Flying Aboard an Open Skies Mission

Posted by Alexander Borman
August 12, 2011
Alexander Borman Joins an Inspection Team to Examine Russian Rupolev-154 Aircraft

This past week, I had the privilege of representing the Department of State aboard a Russian military jet flying over the United States under the Open Skies Treaty. For those who are not familiar, the Open Skies Treaty, in order to promote transparency and confidence building among the 34 Parties to the Treaty, provides these States Parties the ability to fly a limited number of unarmed observation flights over any part of any signatory. The previous nine weeks of my internship in Washington D.C. provided me with ample background to understand the treaty implementation I witnessed first-hand.

State Department internships are 10 weeks. They offer undergraduate and graduate students the opportunity to participate directly in U.S. foreign policy by working at the State Department headquarters in Washington D.C., or at a U.S. Embassy or Consulate abroad. The program is highly competitive. Over 11,000 students applied to intern this summer, and approximately 1,000 were selected. And while most of the opportunities are unpaid, the experiences more than pay for themselves.

As an intern in the Bureau of Arms Control, Verification, and Compliance's Office of Euro-Atlantic Security Affairs, I gained broad exposure to many of the issues that the office regularly faces relating to European and Euro-Atlantic conventional arms control agreements and commitments. I began my internship with small tasks to familiarize myself with the Department of State, the interagency coordination process, and the treaties themselves. These tasks ranged from updating a document tracking Vienna Document proposals, to drafting and clearing cables to our diplomats in Europe. During that time, I also had the opportunity to attend several internal and interagency meetings. As the weeks progressed, I was given more responsibility.

When I learned about the opportunity to fly on an Open Skies flight, I jumped at the chance to observe how treaties are actually implemented. I flew from Washington D.C., to California with personnel from the Defense Threat Reduction Agency (DTRA) to meet the Russian military team. When the Russian team arrived at Travis Air Force Base near Sacramento, in accordance with Treaty timelines, we learned that they were planning to overfly the West Coast, as well as Hawaii. After the U.S. team presented the point of entry brief welcoming Russia to the United States., I joined an inspection team to examine the Russian Tupolev-154 aircraft. In line with Treaty procedures, I photographed parts of the plane to aid the inspection team while other members of the team examined the cockpit, recorded the serial numbers of sensors, and performed a variety of other necessary tasks.

The flight plan that the Russians proposed took us over Eastern California, Nevada, and Utah on Tuesday, Western California and Hawaii on Wednesday, and Hawaii and California again on Friday. Observing the mission provided me with an in-depth look at how this Treaty is actually implemented. This included discussion of the special Treaty flight rules for Hawaii to enable Russia to observe Hawaii without using up their allotted flight distance, top priority by air traffic control to allow the Open Skies team to overfly the U.S. at specific altitudes without interference, and the interaction between the Russian and U.S. team chiefs when issues arose.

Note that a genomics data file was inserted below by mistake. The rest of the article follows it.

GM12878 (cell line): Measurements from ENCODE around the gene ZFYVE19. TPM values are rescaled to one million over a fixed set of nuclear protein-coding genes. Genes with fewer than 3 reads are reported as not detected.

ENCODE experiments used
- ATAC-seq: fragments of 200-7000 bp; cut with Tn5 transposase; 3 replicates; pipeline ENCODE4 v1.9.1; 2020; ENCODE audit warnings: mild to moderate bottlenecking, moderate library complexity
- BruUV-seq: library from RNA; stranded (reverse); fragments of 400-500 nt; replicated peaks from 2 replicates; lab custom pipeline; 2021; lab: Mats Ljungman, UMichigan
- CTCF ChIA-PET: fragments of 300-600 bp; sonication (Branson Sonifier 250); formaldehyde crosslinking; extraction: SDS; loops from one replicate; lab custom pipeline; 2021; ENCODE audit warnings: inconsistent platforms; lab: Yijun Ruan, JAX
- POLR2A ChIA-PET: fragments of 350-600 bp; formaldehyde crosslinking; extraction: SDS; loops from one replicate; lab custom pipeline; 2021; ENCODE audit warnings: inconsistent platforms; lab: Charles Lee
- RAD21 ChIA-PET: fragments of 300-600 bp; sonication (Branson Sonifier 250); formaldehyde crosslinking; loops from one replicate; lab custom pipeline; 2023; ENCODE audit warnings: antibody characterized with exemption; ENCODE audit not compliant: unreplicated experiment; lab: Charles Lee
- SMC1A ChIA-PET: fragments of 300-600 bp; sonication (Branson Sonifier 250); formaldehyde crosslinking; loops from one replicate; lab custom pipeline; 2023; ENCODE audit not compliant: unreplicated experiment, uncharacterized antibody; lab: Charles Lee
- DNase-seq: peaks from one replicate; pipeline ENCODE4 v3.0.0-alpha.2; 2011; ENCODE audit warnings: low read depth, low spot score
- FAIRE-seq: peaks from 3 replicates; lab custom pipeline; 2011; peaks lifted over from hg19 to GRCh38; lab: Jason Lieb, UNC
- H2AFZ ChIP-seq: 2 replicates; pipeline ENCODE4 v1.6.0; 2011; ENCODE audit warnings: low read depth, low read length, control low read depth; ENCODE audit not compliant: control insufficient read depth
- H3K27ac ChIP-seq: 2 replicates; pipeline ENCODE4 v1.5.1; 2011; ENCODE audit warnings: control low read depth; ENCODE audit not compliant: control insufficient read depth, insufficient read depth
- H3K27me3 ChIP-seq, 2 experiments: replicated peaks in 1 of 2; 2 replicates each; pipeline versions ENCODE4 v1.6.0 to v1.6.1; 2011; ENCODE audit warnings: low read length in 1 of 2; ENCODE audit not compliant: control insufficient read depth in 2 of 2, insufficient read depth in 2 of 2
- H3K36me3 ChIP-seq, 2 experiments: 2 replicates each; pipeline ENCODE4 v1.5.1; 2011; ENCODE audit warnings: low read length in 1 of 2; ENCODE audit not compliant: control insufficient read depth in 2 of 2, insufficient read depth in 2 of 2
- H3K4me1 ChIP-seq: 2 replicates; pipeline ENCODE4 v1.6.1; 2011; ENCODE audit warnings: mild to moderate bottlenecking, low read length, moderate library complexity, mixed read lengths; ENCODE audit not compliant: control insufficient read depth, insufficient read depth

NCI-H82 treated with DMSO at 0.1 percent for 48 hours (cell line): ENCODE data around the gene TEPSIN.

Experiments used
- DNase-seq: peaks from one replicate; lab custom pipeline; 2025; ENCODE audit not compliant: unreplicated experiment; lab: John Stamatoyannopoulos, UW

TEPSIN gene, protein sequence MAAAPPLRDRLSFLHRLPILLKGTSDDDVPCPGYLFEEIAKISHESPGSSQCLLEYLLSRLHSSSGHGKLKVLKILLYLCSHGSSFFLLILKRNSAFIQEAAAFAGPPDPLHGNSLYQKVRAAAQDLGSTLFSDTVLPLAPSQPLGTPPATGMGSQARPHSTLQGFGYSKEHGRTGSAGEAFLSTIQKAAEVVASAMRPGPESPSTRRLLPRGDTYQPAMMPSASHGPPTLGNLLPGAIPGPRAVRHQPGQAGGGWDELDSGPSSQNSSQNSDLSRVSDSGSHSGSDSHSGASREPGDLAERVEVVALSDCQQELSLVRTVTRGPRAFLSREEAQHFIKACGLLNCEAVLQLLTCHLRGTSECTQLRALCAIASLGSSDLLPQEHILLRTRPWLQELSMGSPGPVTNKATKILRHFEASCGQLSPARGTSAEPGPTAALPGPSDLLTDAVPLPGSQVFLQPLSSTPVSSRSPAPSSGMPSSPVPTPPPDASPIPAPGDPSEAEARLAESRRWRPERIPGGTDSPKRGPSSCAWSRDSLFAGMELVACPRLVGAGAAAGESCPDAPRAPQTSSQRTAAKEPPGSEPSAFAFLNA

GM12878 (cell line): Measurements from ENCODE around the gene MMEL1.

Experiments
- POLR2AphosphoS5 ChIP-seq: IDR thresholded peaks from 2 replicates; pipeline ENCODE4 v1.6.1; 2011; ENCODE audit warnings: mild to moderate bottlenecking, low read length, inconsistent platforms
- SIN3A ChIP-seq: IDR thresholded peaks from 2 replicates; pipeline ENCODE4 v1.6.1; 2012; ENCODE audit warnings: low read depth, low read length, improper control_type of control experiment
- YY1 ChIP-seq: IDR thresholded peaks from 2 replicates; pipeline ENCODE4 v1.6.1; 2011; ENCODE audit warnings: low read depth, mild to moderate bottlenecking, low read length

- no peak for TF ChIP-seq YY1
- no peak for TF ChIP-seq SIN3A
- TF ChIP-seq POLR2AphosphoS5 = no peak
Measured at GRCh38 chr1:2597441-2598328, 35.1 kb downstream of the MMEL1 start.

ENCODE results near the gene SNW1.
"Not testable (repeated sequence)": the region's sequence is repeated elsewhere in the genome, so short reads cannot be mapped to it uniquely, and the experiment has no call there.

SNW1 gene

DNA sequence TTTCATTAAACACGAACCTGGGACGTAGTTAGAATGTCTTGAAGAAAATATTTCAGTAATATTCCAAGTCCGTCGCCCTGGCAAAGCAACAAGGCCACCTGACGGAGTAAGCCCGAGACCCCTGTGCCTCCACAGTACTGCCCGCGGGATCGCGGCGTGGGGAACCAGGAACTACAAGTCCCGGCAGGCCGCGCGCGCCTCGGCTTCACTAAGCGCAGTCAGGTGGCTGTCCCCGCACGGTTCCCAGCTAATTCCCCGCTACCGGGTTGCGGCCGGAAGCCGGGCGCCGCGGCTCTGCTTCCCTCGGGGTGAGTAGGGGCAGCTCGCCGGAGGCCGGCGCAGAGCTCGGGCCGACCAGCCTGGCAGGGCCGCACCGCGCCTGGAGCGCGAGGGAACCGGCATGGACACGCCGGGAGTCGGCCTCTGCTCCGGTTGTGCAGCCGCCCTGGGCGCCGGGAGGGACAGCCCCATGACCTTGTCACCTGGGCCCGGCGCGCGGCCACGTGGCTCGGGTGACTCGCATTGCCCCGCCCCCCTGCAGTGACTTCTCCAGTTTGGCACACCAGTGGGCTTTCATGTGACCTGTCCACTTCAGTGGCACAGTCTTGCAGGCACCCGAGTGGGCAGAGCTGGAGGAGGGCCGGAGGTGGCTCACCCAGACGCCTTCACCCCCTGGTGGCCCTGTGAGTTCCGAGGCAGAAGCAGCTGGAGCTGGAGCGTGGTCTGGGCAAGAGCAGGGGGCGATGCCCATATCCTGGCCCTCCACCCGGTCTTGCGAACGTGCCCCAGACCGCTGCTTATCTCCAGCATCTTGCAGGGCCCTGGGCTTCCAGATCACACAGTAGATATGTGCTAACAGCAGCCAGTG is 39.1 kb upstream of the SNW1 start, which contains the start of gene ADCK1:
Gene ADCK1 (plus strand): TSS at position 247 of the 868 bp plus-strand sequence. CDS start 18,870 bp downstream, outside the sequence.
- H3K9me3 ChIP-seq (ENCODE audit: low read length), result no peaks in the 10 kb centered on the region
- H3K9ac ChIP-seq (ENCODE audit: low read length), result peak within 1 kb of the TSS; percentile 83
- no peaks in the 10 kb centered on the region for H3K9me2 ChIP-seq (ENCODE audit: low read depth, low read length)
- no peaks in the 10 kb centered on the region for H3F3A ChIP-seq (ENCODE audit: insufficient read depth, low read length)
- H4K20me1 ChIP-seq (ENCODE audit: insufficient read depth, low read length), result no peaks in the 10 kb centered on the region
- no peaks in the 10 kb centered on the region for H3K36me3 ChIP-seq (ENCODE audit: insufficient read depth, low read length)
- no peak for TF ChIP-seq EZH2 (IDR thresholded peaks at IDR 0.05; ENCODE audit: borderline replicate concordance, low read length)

The professionalism of the U.S. team in facilitating the Russian observation flight was impressive. I pitched in whenever possible, including relaying communications between members of the U.S. team. I also monitored GPS maps of the plane's location with the deputy team chiefs, joined the interpreters and Russian sensor operators in the sensor bay to observe the aerial photography, and talked with the Russian team chief.

While implementation of the treaty is an essential confidence and security building measure between the United States and Russia, the working relationships developed between the U.S. and Russian personnel is invaluable. Actions by individuals are important to ensuring that both the letter and spirit of the treaty are followed. For example, during the flight, the U.S. and Russian teams were able to discuss several issues focused on future Treaty implementation.

I am thankful to both the U.S. and Russian Open Skies teams for permitting me to observe the implementation of the Open Skies Treaty first-hand. I was treated as a full member of the U.S. team and was able to interact with both officers and enlisted personnel in the U.S. military, perhaps my favorite part of the trip. I would also like to thank my entire office at the State Department for supporting me this summer. My internship greatly increased my interest in employment with the federal government in the future.

I strongly encourage students interested in participating in the Department of State internship program, or who would like to learn about careers in U.S. Diplomacy, to visit careers.state.gov.

Comments

Comments

level11
August 15, 2011

W.W. writes:

@Gottemoeller @usmissiongeneva

Yeah, having a nice master and margarita's while playing on nice bobby fisher board and some lenin main kampf on an Unconfortable plane.

aircraft fuel was a courtesy of Syrian Gazprom?

Lyubov Y'all ;)

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